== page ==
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Biden Picks California Attorney General Xavier Becerra For Top Health Post

California Attorney General Xavier Becerra has been selected to serve as secretary of Health and Human Services in the Biden administration, a source familiar with transition discussions confirms to NPR.
Rich Pedroncelli
California Attorney General Xavier Becerra has been selected to serve as secretary of Health and Human Services in the Biden administration, a source familiar with transition discussions confirms to NPR.

President-elect Joe Biden plans to nominate former congressman and California Attorney General Xavier Becerra as secretary of Health and Human Services, according to a source familiar with transition discussions who is not authorized to speak on the record.

As the top law enforcement official in California, Becerra has repeatedly gone to court to fight Trump administration policies on healthcare, the environment and immigration. Earlier this year, he led a coalition of 20 states and D.C. that asked the Supreme Court to review a circuit court decision that could invalidate the Affordable Care Act.

The New York Times was first to report Becerra's selection to the top health post, which requires Senate confirmation.

Becerra, 62, would take the helm at the massive agency in the midst of the most challenging public health crisis in a century. The coronavirus has killed more than 280,000 Americans, and nearly fifteen million people in the country have been diagnosed with COVID-19. Meanwhile, the Trump administration has done all it can to undermine and whittle away the Affordable Care Act and repairing it through congressional action appears unlikely given narrow Democratic control of the House and the very real possibility that Republicans maintain control of the Senate pending the Georgia runoffs.

This means much of Biden's ability to keep promises around strengthening the ACA will require administrative and executive action, and Becerra's experience as California attorney general could prove useful. He holds a law degree from Stanford.

Becerra is the second high-profile Latino who Biden plans to nominate for a cabinet position, joining Alejandro Mayorkas, Biden's intended nominee to lead the Department of Homeland Security.

Biden had been under pressure to name more people of color to top posts. In an interview with CNN on Sunday, New Mexico Senator-elect Ben Ray Luján, said he was happy about Mayorkas but wanted to see more.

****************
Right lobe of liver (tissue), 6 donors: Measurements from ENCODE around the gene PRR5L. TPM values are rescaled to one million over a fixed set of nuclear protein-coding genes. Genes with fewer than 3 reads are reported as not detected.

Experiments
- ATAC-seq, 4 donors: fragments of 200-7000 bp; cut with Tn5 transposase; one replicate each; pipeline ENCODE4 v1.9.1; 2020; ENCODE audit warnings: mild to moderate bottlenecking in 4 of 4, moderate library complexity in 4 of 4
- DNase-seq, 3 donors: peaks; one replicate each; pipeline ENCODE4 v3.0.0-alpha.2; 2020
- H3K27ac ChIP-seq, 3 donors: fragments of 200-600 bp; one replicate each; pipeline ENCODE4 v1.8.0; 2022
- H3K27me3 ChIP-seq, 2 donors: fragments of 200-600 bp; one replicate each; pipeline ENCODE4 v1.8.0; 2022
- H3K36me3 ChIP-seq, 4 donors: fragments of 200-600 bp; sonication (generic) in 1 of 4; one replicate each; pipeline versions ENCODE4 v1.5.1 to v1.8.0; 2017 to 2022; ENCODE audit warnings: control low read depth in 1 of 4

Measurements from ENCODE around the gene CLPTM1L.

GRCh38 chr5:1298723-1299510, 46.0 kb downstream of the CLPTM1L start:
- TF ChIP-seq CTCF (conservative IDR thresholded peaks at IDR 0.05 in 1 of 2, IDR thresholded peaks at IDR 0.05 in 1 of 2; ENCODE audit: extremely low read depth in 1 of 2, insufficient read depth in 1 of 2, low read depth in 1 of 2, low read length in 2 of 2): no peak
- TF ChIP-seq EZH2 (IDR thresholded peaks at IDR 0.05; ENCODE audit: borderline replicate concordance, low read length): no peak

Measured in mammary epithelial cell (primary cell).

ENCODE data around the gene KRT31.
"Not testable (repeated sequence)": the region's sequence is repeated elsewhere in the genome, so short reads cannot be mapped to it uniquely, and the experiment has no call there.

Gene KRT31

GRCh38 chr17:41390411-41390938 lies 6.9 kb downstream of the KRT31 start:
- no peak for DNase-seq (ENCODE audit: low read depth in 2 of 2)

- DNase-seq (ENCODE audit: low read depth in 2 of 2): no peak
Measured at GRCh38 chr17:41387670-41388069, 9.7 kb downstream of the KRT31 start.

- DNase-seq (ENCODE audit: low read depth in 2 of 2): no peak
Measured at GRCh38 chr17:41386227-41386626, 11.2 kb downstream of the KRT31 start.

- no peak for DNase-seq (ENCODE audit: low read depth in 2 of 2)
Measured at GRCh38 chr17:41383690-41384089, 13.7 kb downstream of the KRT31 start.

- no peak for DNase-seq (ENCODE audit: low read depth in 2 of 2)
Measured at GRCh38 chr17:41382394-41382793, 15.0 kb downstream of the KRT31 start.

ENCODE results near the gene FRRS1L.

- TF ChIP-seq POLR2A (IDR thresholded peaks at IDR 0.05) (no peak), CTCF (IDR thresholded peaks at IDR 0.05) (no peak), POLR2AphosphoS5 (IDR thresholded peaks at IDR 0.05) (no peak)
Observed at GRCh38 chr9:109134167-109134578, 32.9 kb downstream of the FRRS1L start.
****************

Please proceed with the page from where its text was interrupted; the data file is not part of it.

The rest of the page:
"We also want to see more Hispanics, more Latinos and Latinas, people like our governor, Michelle Lujan Grisham, who is well qualified, Attorney General Xavier Becerra and Tom Perez, who was confirmed by the U.S. Senate twice and has done incredible work," said Luján. "There's strong leaders across America, and I'm certainly hopeful that we're going to see many of them have important roles within the responsibilities we have to look after the American people."

NPR has reached out to multiple Biden spokespeople and Becerra's communications director but has not heard back. Transition officials have said they would publicly announce their health team early in the coming week.

Becerra's selection also means he won't be named to the U.S. Senate seat being vacated by Vice President-elect Kamala Harris. California Gov. Gavin Newsom, a Democrat, is still mulling his options, as politicians in the state angle for the coveted post. Becerra was thought to be in that mix.

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Tamara Keith has been a White House correspondent for NPR since 2014 and co-hosts the NPR Politics Podcast, the top political news podcast in America. Keith has chronicled the Trump administration from day one, putting this unorthodox presidency in context for NPR listeners, from early morning tweets to executive orders and investigations. She covered the final two years of the Obama presidency, and during the 2016 presidential campaign she was assigned to cover Hillary Clinton. In 2018, Keith was elected to serve on the board of the White House Correspondents' Association.
Franco Ordoñez is a White House Correspondent for NPR's Washington Desk. Before he came to NPR in 2019, Ordoñez covered the White House for McClatchy. He has also written about diplomatic affairs, foreign policy and immigration, and has been a correspondent in Cuba, Colombia, Mexico and Haiti.